After the glory days of 1999, when Heinz-Harald Frentzen flirted with a world championship challenge, the team that Eddie Jordan thrust into Formula 1 in 1991 headed into decline.
From 2000-02 came three seasons in which Jordan finished either fifth or sixth in the constructors' championship. After that, as funding was reduced, it finished ninth for three consecutive seasons. Ahead of the last of those years the team was bought, and for 2006 it morphed into Midland. The following year it became Spyker and, towards the end of that season, it took another identity change to Force India after Vijay Mallya took control of the team.
Instability reigned at the Silverstone team, which had scored a grand total of one point during 2006 and '07. Most expected Mallya to be the next in a line of short-lived owners. What happened on track in 2008, following the name change to Force India, did little to change that expectation, and at the end of the season the team was again rooted to the bottom of the constructors' championship (ignoring Super Aguri, which had faded into oblivion after four races).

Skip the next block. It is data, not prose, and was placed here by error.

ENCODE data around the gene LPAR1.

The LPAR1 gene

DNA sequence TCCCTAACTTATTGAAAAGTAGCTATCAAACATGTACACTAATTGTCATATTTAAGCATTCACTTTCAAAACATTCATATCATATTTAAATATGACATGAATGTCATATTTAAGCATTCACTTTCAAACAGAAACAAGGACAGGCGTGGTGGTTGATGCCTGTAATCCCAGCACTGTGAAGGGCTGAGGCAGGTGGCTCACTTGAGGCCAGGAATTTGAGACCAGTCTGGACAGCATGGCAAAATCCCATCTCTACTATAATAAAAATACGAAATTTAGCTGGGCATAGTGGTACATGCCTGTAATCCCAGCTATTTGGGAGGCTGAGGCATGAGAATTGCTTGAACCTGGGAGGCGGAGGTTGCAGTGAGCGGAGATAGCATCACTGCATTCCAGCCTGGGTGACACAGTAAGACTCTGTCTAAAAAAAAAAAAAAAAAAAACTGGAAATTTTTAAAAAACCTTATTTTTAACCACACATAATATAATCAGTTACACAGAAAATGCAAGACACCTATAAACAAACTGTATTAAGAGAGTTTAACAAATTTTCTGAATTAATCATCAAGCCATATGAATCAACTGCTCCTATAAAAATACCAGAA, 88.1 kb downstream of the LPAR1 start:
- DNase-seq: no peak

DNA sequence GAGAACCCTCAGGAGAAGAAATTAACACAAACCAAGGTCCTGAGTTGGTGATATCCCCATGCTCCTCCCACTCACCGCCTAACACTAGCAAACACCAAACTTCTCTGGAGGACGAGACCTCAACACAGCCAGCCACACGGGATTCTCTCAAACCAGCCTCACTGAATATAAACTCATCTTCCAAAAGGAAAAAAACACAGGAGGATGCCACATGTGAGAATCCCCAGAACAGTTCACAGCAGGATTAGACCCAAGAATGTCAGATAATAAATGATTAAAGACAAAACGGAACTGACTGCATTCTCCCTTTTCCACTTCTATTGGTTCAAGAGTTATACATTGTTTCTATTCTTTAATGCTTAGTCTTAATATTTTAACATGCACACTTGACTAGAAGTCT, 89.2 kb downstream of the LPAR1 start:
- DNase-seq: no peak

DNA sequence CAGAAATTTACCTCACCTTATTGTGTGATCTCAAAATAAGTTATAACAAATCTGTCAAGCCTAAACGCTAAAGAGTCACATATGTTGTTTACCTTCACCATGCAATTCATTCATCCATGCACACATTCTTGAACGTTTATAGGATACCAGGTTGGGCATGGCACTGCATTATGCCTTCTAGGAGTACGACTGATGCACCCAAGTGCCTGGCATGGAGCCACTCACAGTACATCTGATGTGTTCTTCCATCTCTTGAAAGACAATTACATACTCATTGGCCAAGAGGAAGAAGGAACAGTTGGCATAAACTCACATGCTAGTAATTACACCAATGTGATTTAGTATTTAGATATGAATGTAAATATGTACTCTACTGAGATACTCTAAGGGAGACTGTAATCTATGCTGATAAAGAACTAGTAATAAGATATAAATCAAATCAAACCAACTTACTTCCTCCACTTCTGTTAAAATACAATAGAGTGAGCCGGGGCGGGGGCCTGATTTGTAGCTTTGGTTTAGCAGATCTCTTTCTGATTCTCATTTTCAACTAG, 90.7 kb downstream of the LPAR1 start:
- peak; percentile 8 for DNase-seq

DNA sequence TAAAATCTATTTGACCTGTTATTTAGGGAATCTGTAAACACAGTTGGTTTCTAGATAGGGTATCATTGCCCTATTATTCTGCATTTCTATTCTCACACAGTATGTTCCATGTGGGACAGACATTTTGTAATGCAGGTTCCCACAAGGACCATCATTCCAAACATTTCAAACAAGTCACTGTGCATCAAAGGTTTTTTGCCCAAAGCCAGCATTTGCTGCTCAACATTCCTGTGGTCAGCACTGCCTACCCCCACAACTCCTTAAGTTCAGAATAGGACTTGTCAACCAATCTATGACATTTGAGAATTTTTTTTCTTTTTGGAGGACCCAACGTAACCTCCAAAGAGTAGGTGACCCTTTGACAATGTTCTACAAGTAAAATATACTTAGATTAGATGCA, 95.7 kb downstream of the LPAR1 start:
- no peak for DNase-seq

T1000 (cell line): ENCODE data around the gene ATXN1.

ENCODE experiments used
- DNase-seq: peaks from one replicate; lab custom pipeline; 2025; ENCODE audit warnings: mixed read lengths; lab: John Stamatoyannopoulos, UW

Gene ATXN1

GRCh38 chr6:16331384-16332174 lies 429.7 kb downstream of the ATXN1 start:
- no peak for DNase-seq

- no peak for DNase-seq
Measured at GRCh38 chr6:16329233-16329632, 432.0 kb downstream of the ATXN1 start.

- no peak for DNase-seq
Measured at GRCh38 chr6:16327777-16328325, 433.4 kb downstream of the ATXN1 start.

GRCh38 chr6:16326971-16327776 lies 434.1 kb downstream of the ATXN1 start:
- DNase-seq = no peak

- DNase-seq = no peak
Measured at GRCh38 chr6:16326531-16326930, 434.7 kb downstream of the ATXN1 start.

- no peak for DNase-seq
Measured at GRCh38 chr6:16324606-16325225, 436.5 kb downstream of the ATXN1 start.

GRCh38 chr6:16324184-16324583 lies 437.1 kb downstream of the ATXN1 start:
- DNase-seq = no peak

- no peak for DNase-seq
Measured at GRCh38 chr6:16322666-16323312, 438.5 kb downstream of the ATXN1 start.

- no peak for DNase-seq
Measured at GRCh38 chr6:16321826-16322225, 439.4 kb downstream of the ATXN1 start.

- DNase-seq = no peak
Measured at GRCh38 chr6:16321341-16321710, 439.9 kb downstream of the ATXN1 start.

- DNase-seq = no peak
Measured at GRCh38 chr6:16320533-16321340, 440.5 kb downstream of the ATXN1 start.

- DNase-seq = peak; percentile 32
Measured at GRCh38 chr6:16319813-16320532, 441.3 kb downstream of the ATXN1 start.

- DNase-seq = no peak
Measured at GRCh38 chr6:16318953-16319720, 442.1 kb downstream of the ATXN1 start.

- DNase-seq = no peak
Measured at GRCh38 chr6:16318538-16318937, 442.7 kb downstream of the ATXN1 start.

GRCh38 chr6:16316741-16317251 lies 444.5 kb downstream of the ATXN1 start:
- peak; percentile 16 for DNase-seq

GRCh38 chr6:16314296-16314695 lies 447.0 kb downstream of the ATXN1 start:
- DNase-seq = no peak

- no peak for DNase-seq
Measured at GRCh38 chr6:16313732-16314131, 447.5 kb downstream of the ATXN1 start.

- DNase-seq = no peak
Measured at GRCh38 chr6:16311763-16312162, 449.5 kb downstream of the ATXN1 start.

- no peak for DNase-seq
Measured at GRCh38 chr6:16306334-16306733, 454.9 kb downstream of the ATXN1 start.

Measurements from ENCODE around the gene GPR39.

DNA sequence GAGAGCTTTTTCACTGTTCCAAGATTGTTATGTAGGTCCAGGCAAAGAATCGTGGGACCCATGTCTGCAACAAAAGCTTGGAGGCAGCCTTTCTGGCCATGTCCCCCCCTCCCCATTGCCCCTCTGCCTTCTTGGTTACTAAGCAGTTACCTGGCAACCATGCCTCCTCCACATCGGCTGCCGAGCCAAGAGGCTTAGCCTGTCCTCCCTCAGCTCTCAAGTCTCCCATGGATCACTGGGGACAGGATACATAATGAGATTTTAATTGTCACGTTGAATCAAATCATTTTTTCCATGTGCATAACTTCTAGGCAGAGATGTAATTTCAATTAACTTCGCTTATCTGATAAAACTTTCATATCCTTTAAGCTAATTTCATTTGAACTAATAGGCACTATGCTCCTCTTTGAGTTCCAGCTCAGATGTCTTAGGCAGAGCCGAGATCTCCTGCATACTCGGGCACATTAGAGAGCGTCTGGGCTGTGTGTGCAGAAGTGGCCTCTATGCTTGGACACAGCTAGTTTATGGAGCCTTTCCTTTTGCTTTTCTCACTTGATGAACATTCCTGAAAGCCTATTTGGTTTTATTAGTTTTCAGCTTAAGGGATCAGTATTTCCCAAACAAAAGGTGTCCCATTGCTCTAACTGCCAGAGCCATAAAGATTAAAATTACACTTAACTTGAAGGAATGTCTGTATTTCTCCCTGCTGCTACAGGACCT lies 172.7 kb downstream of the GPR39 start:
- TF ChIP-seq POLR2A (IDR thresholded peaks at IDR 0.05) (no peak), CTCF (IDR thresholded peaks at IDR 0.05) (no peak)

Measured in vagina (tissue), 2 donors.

The 2008 season brought few highs for Force India © LAT
Yet change was already underway. The following season the team was strong enough to take pole position and finish second at Spa with Giancarlo Fisichella. In 2010 it finished seventh in the constructors' championship, just one point behind Williams and, as of today, it holds sixth in the standings. It has been a remarkable turnaround for a team that was in something of a mess when Mallya took over.
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Edd Straw is Editor-in-Chief of Autosport, overseeing both print and digital versions of the brand. Edd has worked for Autosport since joining as a junior reporter in 2002. He became Editor in November 2014, having previously worked as National Editor, News Editor and Grand Prix Editor.
Originally from Guernsey in the Channel Islands, he joined Autosport shortly after graduating from university. He went on to cover a wide range of categories from club motorsport to the World Touring Car Championship and Le Mans to Formula 3 before switching to F1 full-time at the 2008 French Grand Prix. He continues to cover a range of international events in his position as Editor-in-Chief.
In his spare time, he was formerly a club racer whose abilities did not match his enthusiasm in a variety of categories.